p'eller shaft. It is, therefore, the principal obof course, some vibrations occurring ahead or ject of my invention to provide a non-resonant behind the propeller shaft may be. transmitted and vibration dampening propeller shaft. directly through the propeller shaft unless the The propeller shaft of my invention is tubular same is properly constructed to dampen out such and sheathed inside or outside, or both inside vibration. An ordinary propeller shaft being of 20 and outside with material having a different tubular section also has a harmonic vibration by period of vibration to dampen the vibration of reason of the closed air space. the shaft and avoid the phenomena of resonance. Inaccordance with my invention, the shaft Ill This application is a continuation in partof O is sheathed internally and externally as indi-' my copending application, Serial No.' 615,917, cated at I and 26, respectively, in Fig. 2. The 25 filed June 7,1932. sheathing may be of rubber or any other mate- The invention is disclosed in the accompanyrial suitable for the purpose either to dampen ing drawing, in whichout the vibrations of the tubular shaft or to set Figure 1 shows apropeller shaft and its uniup vibrations out of phase with the vibrations of so versal ioint'connection's, the shaft being sheathed the tubular shaft and thus provide a nonin accordance with my invention asindicated in resonant propeller shaft, one which will operate cross-section, Fig. 2, and without the objectionable noise experienced with Fig. 3 is another cross-section similar to Fig. 2 other unimproved tubular propeller shafts. The but showing a modification in which sound deadsheathing, although shown inside and outside, ening material is used as a coating on the inside may be provided on the inside alone or on the of the shaft. outside alone. In any event, it is apparent that Similar reference numerals are applied to corvery little weight is added to the shaft andthe responding parts throughout the views. I sheathing is truly concentric with the shaft and Referring first to Figure l, the propeller shaft cannot, therefore, disturb dynamic balance. The is indicated by the reference numeral [0. It is sheathing may rely simply upon frictional con- 40 tubular like other propeller shafts and joined tact with the .walls of the shaft to accomplish at its rear end to the yoke I I of a universal joint the result intended, or may be suitably cemented I! to transmit power to the driven spindle in the in place.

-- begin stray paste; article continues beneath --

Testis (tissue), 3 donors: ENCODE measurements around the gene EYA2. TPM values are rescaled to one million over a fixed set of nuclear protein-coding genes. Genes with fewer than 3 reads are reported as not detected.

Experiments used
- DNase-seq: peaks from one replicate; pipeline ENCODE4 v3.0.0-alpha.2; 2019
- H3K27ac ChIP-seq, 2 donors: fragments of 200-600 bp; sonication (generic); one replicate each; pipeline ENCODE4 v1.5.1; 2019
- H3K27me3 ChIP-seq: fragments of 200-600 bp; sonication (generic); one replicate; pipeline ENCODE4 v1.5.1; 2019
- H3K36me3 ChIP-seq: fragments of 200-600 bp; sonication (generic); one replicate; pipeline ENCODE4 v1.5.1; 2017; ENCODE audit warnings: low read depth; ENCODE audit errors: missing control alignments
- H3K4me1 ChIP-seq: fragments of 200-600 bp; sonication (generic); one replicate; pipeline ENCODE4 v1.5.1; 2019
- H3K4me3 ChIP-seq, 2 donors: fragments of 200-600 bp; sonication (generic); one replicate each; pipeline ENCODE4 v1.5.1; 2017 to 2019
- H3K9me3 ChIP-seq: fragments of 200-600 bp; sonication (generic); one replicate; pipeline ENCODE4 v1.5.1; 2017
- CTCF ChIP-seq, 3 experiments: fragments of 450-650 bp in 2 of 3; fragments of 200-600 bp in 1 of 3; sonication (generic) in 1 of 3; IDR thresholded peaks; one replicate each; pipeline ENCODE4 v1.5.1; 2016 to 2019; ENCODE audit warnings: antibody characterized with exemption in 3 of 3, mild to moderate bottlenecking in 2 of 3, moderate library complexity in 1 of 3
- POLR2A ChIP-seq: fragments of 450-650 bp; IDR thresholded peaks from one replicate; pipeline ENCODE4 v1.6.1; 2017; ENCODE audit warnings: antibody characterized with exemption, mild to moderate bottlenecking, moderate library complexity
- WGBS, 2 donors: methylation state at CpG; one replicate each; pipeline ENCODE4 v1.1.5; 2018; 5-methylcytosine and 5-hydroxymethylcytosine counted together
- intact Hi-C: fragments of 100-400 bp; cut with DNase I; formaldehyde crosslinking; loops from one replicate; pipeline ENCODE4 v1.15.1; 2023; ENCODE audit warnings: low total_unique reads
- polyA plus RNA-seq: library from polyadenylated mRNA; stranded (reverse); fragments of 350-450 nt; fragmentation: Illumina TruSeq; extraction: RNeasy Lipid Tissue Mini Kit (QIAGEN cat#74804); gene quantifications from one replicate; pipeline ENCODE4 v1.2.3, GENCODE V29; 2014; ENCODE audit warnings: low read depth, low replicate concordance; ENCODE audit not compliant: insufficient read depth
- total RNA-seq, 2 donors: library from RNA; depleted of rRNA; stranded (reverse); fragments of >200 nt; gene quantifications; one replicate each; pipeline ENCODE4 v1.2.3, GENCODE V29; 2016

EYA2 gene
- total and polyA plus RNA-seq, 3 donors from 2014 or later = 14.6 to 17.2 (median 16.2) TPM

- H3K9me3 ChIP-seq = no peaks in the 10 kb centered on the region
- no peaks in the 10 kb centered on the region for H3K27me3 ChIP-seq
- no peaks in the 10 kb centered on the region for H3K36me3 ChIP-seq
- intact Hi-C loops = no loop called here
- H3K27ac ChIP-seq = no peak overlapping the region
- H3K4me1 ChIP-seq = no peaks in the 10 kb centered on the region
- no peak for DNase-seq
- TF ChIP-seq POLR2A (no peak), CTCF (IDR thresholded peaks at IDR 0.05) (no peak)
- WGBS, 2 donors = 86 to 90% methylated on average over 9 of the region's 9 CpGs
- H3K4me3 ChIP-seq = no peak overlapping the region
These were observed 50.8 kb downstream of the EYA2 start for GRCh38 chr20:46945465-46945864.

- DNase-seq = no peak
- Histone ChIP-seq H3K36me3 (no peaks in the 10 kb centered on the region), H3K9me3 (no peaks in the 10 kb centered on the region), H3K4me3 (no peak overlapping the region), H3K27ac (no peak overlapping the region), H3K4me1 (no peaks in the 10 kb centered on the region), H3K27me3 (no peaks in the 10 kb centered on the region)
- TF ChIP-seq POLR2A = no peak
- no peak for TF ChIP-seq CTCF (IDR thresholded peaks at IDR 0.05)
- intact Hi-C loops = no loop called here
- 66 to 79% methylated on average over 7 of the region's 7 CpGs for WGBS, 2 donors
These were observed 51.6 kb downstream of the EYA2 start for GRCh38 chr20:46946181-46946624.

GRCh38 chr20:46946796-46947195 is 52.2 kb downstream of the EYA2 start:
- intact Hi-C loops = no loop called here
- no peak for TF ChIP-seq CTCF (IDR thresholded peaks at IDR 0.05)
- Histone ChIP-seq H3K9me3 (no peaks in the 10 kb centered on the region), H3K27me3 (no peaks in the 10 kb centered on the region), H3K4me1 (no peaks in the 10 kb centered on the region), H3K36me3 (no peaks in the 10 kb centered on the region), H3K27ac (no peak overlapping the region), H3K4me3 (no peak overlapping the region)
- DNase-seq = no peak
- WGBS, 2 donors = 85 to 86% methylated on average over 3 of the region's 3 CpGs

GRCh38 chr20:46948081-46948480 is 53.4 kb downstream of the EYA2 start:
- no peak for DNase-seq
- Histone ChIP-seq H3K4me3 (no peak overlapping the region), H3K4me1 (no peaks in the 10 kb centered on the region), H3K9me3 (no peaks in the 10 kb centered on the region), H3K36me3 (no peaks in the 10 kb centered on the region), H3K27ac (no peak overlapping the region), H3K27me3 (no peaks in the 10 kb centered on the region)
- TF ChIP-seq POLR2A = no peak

rear axle housing of the motor vehicle on which In Fig. 3 I have shown a coating 21 of finely 4 the propeller shaft ismounted. The front end divided felt sprayed on the inside of the tubular of the shaft carries a splined part l3 received shaft lfl, using a suitable liquid cement in the within the slip yoke I l of the" front universal spraying to cause the felt to adhere. This costioint: ll so as to make connection with the gear ing' of felt is provided of the proper thickness to set. The connections at the front and rear give the sound deadening effect desired and thus may be completed through the conventional eliminate the phenomena of resonance. 50 coupling flanges I6 and II, or in any other suit- It is believed the foregoing description conable or preferred manner. veys a good understanding of all of the objects The propeller shaft I0 is subjected to torsional, and advantages of my invention. The appended column or strut, and beam deflections. Being of claims have been drawn to cover all legitimate regular section it is also subject to natural harmodifications and adaptations.